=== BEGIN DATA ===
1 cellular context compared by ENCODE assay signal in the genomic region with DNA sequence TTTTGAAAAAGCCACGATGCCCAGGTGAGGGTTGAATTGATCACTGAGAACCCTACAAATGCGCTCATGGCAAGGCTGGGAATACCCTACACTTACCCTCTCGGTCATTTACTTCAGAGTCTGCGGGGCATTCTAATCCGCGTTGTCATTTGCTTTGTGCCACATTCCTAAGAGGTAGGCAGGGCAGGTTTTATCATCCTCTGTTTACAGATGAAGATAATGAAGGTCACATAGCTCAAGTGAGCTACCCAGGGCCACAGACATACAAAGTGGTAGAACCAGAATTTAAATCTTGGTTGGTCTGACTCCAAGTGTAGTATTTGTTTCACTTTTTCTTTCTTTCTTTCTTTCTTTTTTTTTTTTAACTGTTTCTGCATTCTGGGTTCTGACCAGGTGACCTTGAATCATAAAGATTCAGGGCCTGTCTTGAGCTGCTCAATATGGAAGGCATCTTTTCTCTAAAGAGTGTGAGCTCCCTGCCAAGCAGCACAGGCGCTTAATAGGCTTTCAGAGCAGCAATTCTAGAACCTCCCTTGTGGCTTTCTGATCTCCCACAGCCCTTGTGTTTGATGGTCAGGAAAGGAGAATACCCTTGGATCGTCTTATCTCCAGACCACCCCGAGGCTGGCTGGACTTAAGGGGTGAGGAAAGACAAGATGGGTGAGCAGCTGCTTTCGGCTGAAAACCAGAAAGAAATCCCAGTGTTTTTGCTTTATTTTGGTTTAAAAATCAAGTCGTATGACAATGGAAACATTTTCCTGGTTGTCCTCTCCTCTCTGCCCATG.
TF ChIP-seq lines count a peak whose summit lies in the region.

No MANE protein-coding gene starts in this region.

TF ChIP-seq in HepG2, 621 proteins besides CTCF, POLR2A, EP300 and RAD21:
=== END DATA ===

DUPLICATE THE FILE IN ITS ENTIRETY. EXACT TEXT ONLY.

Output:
1 cellular context compared by ENCODE assay signal in the genomic region with DNA sequence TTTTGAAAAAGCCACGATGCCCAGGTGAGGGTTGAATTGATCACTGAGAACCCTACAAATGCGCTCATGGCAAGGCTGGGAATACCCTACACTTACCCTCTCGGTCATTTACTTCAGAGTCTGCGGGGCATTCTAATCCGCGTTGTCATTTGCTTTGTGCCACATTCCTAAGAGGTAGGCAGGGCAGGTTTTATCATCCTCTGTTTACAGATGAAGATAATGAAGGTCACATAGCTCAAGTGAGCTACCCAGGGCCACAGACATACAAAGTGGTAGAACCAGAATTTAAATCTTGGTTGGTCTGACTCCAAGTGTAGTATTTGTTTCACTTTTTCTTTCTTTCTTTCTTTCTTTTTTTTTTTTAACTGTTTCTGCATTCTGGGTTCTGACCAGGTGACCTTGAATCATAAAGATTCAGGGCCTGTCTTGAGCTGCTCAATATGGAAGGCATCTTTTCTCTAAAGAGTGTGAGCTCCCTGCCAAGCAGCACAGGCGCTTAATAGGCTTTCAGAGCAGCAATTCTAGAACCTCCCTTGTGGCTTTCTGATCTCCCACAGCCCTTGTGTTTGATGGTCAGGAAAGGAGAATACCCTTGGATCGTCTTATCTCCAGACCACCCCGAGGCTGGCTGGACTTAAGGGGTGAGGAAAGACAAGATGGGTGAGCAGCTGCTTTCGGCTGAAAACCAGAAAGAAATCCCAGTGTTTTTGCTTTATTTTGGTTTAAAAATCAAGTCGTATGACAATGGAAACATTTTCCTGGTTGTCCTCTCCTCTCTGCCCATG.
TF ChIP-seq lines count a peak whose summit lies in the region.

No MANE protein-coding gene starts in this region.

TF ChIP-seq in HepG2, 621 proteins besides CTCF, POLR2A, EP300 and RAD21: